Most clinicians never receive training on working with transgender and gender-nonconforming clients, and assume these clients will not show up in their practice. What this lack of exposure means for transgender and gender-nonconforming clients seeking mental health support, whether or not their concerns are related to gender, is being turned away, unable to identify access-affirming care.
We hope that all clinicians will commit to making their practices more trans-inclusive. Here are some quick tips to get started:
Know that there is a wide range of gender identities. Not everyone has a gender that is in line with how they appear or fits within the gender binary (man or woman). Instead of saying “both genders,” opt for the inclusive expression “all genders.”
Always use the name and pronouns (she/her/hers, they/them/their, he/him/his) that a client asks you to use for them, regardless of legal name or gender marker. When in doubt, ask:
- “What name do you go by?”
- “What are your pronouns?”
When you make a mistake, apologize promptly, correct the error, and move on. Refrain from going into explanations or excuses.
Change gender options on intake forms so that “Gender” is a fill-in rather than checkboxes. Example: “Gender: ________”
Refrain from using gendered terms of address if you do not know someone’s gender. Instead of saying “sir” or “ma’am,” try using the person’s first name, last name, or both.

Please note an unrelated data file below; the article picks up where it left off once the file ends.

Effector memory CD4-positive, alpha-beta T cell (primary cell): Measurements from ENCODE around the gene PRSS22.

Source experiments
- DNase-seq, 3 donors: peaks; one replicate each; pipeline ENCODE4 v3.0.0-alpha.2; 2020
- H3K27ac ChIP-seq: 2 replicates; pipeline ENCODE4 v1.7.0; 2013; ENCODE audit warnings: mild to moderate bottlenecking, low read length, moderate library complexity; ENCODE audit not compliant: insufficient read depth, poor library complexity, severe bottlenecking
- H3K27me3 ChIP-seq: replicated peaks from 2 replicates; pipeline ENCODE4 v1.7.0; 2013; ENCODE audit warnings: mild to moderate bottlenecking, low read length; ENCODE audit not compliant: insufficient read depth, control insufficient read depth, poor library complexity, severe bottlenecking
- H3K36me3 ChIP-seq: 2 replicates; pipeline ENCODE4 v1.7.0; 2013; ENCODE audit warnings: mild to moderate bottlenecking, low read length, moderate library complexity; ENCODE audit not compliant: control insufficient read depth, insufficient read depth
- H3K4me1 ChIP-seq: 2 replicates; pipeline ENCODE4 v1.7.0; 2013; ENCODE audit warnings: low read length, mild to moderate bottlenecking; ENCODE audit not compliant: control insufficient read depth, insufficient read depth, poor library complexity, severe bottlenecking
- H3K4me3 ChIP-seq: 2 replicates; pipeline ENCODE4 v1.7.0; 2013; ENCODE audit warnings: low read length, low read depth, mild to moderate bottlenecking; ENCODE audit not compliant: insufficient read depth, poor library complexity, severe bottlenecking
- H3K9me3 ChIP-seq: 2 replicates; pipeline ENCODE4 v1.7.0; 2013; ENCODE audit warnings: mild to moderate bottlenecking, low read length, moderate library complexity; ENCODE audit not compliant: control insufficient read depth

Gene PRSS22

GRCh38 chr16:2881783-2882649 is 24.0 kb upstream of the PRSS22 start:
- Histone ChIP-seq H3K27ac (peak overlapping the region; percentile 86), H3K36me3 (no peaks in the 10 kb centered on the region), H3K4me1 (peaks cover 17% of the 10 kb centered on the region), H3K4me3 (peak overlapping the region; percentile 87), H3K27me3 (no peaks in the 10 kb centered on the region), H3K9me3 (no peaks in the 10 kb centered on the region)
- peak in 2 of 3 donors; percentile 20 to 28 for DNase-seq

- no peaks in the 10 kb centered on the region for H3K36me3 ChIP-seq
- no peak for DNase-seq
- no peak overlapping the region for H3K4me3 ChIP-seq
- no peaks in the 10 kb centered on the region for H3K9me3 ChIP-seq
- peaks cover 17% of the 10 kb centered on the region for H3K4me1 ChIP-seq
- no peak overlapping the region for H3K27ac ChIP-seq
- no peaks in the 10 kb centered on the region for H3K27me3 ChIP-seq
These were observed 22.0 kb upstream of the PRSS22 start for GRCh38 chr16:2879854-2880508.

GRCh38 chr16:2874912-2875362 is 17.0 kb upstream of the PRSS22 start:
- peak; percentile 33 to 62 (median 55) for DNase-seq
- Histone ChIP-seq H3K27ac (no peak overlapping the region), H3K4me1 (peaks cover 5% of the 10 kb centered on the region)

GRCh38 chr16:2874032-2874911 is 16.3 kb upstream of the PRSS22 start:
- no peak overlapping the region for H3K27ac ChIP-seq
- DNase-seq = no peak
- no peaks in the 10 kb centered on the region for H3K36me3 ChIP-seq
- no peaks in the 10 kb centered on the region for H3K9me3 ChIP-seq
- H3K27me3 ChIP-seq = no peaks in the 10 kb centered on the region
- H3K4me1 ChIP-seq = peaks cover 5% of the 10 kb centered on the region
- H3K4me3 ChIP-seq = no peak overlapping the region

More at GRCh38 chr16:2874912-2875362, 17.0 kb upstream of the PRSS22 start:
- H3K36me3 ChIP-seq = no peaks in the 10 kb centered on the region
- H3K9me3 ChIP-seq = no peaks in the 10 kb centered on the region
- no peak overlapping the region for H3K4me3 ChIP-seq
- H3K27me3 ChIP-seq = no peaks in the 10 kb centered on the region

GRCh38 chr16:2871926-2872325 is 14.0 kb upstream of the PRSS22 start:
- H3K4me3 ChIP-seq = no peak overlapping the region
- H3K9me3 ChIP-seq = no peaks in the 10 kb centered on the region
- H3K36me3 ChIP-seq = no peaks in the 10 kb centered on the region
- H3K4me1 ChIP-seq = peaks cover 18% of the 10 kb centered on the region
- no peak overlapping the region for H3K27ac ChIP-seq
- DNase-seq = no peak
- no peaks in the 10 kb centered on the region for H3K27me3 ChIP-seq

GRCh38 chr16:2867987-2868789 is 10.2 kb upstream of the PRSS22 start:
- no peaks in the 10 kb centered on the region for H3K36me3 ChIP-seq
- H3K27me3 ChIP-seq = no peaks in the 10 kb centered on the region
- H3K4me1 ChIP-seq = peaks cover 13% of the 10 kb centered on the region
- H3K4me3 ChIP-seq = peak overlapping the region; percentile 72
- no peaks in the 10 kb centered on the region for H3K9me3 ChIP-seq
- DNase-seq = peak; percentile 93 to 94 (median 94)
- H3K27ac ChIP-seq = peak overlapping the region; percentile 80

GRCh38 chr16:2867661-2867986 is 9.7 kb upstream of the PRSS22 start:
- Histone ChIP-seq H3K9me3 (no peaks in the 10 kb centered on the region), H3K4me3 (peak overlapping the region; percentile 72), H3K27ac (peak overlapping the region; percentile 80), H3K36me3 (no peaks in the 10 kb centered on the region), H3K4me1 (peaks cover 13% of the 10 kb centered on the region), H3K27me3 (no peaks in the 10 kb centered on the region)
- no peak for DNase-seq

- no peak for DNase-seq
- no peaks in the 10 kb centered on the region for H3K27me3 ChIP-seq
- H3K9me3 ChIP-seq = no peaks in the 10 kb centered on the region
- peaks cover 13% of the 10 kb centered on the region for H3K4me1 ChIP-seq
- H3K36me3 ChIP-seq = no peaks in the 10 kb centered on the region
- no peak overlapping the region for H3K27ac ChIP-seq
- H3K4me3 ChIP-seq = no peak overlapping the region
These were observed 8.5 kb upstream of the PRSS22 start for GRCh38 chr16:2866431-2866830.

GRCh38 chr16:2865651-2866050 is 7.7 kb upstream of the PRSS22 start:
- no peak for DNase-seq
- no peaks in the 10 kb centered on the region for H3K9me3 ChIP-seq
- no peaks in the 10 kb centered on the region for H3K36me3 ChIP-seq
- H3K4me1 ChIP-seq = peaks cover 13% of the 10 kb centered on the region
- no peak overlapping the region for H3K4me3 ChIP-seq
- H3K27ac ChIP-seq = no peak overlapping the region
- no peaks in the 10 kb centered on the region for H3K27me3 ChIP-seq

Advocate for gender-neutral/inclusive restrooms in your office or work environment.
Making these changes will enrich not only your professional work, but your ways of relating to others on a personal level. We are excited for you to join us in growing your capacity to serve and support transgender and gender-nonconforming clients.
Book Titles: A Clinician’s Guide to Gender-Affirming Care
Sand C. Chang, PhD, is a Chinese American nonbinary psychologist and trainer. They are the clinical practice consultant for Kaiser Permanente Northern California Transgender Services. They also have a private practice in Oakland, CA, specializing in trauma/EMDR, addictions, and eating disorders. Sand served on the task force that authored the 2015 APA Guidelines for Psychological Practice with Transgender and Gender Nonconforming Clients, and is past chair of the American Psychological Association (APA) Committee on Sexual Orientation and Gender Diversity (CSOGD). Outside of their professional work, Sand is a dancer, avid foodie, and pug enthusiast.